An 'honorary Calvinist'? I can hear the poor guy spinning in his grave. ;-) (do you have that expression over there?)


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Ron Bailey

 2005/6/8 15:02Profile
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 Re:

Ron--

I don't think it matters that "received" is in the active voice, since it is a passive act.

If I hit you on the head with a hammer, you may well receive it (active voice, see?) without any voluntarism on your part.

Calvinism does not play down the desire of God for our earnest obedience, our genuine yearning after Him. It simply emphasizes that in order for our ability-to-respond to [i]be[/i] "God-enabled" it must be begun by God, solely by God. (I actually believe that the notions of "justification by faith alone" and "regeneration" [i]require[/i] such an understanding.)

At any rate, your note is beautiful and to my mind expresses the true heart of God...and sounds unmistakably Calvinistic to me.

And yes, we have the same idiom (though "rolling over" is perhaps more common than "spinning").

However, in this case, he would be more likely to nod his agreement and smile!

Ciao, my friend...

--Eric

 2005/6/14 22:42Profile
dohzman
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 Re:

This whole topic has my head spinning. It's a topic I've struggled with for many years. Manward side verses the Godward side. But I am enjoying reading everyones posts. Brother Daryl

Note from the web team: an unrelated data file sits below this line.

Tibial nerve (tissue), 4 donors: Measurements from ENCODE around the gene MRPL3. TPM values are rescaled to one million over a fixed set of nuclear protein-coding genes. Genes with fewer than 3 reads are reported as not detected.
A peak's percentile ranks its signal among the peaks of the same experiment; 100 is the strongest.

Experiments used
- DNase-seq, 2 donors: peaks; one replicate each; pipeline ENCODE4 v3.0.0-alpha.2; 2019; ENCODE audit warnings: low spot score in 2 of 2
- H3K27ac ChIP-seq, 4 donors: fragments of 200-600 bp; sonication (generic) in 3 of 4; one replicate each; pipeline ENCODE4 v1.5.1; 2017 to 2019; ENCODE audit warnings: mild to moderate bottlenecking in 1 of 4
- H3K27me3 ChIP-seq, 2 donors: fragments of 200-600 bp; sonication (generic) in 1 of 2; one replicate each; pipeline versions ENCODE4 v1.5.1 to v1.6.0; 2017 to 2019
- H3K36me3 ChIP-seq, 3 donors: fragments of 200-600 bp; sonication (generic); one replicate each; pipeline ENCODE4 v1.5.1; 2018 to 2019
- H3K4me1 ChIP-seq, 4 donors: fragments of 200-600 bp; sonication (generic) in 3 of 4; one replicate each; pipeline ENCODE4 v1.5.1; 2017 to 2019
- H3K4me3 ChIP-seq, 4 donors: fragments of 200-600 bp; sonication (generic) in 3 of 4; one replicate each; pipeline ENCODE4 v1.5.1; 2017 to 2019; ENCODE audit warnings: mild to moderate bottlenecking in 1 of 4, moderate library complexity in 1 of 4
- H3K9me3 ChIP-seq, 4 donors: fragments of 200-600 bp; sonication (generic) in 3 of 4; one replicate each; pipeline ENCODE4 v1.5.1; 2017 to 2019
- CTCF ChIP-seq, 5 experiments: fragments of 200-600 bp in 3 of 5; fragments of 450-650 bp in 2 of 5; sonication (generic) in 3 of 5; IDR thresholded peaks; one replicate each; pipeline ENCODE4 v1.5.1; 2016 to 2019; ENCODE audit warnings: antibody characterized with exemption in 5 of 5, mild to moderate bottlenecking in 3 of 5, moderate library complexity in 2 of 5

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D.Miller

 2005/6/14 23:21Profile
philologos
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 Re:

Quote:
I don't think it matters that "received" is in the active voice, since it is a passive act.


I don't think this will run, as they say.
dechomai may have a passive sense, but lambanO is very active particularly when it is strengthened as in paralambanO. “He came unto his own, and his own received him not. But as many as received him, to them gave he power to become the sons of God, even to them that believe on his name:”
(John 1:11-12, KJVS) The first of these 'received' is paralambano, the second is lambanO. The whole mood of this passage is active. To receive-not is to reject. This is not passive indifference but violent rejection. The positive is also the case, 'lambano' and its derivatives are not the passive reception of an open hand but the active 'taking hold of'.

Quote:
However, in this case, he would be more likely to nod his agreement and smile!

smile? are we talking about the same Calvin?


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Ron Bailey

 2005/6/15 2:46Profile